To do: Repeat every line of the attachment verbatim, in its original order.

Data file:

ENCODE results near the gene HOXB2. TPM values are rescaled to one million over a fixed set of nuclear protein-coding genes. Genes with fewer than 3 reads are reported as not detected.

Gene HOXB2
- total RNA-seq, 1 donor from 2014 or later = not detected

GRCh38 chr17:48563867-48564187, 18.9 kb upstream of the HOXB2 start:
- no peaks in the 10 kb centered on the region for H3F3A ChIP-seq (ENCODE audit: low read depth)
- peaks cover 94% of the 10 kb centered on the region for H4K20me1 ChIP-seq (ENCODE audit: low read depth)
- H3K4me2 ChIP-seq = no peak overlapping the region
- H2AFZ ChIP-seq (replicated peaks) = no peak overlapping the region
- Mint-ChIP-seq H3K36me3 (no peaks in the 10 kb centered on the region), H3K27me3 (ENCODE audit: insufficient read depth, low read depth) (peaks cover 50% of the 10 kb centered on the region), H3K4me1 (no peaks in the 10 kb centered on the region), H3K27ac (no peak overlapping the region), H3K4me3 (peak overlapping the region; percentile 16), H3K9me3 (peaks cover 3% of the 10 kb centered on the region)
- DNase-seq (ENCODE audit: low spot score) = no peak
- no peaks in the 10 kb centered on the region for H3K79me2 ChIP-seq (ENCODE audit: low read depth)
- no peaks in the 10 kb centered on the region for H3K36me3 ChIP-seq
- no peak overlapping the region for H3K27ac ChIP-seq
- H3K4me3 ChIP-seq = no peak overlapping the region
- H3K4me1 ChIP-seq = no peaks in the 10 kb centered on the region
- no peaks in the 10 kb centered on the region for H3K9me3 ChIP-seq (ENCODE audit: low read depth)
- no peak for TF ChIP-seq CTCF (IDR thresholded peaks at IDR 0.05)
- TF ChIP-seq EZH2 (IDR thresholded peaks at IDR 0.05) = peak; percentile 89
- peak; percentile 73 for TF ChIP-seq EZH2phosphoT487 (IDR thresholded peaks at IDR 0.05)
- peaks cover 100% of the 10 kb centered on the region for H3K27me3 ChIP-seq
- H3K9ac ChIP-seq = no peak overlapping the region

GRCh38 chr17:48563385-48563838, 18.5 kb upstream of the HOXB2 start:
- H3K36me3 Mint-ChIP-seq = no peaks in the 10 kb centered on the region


ENCODE results near the gene HOXB2. TPM values are rescaled to one million over a fixed set of nuclear protein-coding genes. Genes with fewer than 3 reads are reported as not detected.

Gene HOXB2
- total RNA-seq, 1 donor from 2014 or later = not detected

GRCh38 chr17:48563867-48564187, 18.9 kb upstream of the HOXB2 start:
- no peaks in the 10 kb centered on the region for H3F3A ChIP-seq (ENCODE audit: low read depth)
- peaks cover 94% of the 10 kb centered on the region for H4K20me1 ChIP-seq (ENCODE audit: low read depth)
- H3K4me2 ChIP-seq = no peak overlapping the region
- H2AFZ ChIP-seq (replicated peaks) = no peak overlapping the region
- Mint-ChIP-seq H3K36me3 (no peaks in the 10 kb centered on the region), H3K27me3 (ENCODE audit: insufficient read depth, low read depth) (peaks cover 50% of the 10 kb centered on the region), H3K4me1 (no peaks in the 10 kb centered on the region), H3K27ac (no peak overlapping the region), H3K4me3 (peak overlapping the region; percentile 16), H3K9me3 (peaks cover 3% of the 10 kb centered on the region)
- DNase-seq (ENCODE audit: low spot score) = no peak
- no peaks in the 10 kb centered on the region for H3K79me2 ChIP-seq (ENCODE audit: low read depth)
- no peaks in the 10 kb centered on the region for H3K36me3 ChIP-seq
- no peak overlapping the region for H3K27ac ChIP-seq
- H3K4me3 ChIP-seq = no peak overlapping the region
- H3K4me1 ChIP-seq = no peaks in the 10 kb centered on the region
- no peaks in the 10 kb centered on the region for H3K9me3 ChIP-seq (ENCODE audit: low read depth)
- no peak for TF ChIP-seq CTCF (IDR thresholded peaks at IDR 0.05)
- TF ChIP-seq EZH2 (IDR thresholded peaks at IDR 0.05) = peak; percentile 89
- peak; percentile 73 for TF ChIP-seq EZH2phosphoT487 (IDR thresholded peaks at IDR 0.05)
- peaks cover 100% of the 10 kb centered on the region for H3K27me3 ChIP-seq
- H3K9ac ChIP-seq = no peak overlapping the region

GRCh38 chr17:48563385-48563838, 18.5 kb upstream of the HOXB2 start:
- H3K36me3 Mint-ChIP-seq = no peaks in the 10 kb centered on the region